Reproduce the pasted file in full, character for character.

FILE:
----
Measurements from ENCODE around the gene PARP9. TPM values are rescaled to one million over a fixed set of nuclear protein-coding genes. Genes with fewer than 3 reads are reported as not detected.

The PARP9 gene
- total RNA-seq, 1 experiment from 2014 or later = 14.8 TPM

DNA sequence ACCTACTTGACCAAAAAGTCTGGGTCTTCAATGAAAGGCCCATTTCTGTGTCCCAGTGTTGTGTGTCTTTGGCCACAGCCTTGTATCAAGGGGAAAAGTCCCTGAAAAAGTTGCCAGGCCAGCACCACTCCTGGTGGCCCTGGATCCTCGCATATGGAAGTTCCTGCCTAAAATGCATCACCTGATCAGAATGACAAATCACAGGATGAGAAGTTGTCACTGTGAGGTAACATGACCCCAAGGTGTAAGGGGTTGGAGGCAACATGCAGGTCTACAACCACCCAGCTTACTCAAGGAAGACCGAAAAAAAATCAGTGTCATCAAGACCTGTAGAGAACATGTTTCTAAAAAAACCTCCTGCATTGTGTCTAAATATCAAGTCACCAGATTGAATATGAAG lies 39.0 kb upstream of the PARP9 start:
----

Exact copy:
Measurements from ENCODE around the gene PARP9. TPM values are rescaled to one million over a fixed set of nuclear protein-coding genes. Genes with fewer than 3 reads are reported as not detected.

The PARP9 gene
- total RNA-seq, 1 experiment from 2014 or later = 14.8 TPM

DNA sequence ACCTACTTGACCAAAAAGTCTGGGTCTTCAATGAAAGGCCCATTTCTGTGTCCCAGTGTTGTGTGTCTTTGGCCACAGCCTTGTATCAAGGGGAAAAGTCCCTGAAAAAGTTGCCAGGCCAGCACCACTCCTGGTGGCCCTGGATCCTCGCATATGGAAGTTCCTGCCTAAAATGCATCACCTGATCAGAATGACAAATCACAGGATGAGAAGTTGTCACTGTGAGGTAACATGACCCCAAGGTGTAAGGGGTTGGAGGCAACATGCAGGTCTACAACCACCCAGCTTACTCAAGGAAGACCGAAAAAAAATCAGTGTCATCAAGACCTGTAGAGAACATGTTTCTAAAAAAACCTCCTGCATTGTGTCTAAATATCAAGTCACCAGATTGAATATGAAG lies 39.0 kb upstream of the PARP9 start: